My attention was drawn to a recent Kiplinger study purporting to compare the attractiveness of states for retirees. It took five minutes for me to verify the report constitutes sloppy work. I’m genuinely puzzled how and why a supposedly reputable financial advisory firm would distribute such a slipshod analysis.
But, as I point out below, at least Kiplinger got California right. Yup, we rank as the worst state. Again. That matches the Fidelity retiree study done in 2014.
To check the veracity of the study, I went to their Texas summary, ranked as the 10th worst state to retire in. While there are many factors that affect a state’s attractiveness, some are objective facts that should be easy to glean.
According to Kiplinger, the Texas cost of living (COL) is 1.5% above the national average. That’s total bullshit. Here’s a couple references:
The “How Stuff Works” survey ranks Texas as the fourth lowest COL. That makes the Kiplinger assertion far too big a ’rounding’ error to be credible.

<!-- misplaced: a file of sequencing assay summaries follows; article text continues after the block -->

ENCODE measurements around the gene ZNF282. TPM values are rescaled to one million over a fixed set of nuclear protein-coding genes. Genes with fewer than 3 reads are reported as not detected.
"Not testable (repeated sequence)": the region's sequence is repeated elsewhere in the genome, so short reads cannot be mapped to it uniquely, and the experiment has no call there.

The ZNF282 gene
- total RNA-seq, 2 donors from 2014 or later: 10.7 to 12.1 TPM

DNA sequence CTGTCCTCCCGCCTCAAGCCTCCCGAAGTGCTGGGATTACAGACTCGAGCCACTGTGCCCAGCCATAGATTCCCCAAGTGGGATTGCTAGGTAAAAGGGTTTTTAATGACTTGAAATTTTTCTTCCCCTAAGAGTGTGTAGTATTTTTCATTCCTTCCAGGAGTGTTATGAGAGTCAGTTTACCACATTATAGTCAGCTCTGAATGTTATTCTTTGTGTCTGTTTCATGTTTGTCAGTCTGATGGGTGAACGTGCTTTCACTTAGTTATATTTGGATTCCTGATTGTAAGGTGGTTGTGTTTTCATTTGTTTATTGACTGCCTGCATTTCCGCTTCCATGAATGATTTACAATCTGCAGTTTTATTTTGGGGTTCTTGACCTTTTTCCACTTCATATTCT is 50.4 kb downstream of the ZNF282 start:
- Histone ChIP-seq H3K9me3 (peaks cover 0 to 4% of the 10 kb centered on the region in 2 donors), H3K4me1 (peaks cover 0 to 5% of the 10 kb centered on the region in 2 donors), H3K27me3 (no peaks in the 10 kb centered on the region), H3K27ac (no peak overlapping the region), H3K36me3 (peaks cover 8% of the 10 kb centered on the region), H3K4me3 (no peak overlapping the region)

Moreover, the study says that the Texas poverty level is above average. While that’s true under the OLD measure, any honest appraisal of poverty income levels now adjusts for the COL in the state. This BLS official “supplemental poverty level” shows that Texas poverty is at or below the national average.
BTW, California’s real poverty rate (the new census bureau standard adjusted for COL) is easily the worst in the nation at 23.4%. We are 57.3% higher than the average for the other 49 states (up from 48.8% higher last year). Indeed, the CA poverty rate is 17.0% higher than 2nd place Nevada.
As I said, Kiplinger got ONE state right. They rate California the worst state for retirees. Moreover, their write-up for CA is accurate (as opposed to the Texas write-up). I just wish Kiplinger had put more effort into providing quality analysis forall the states.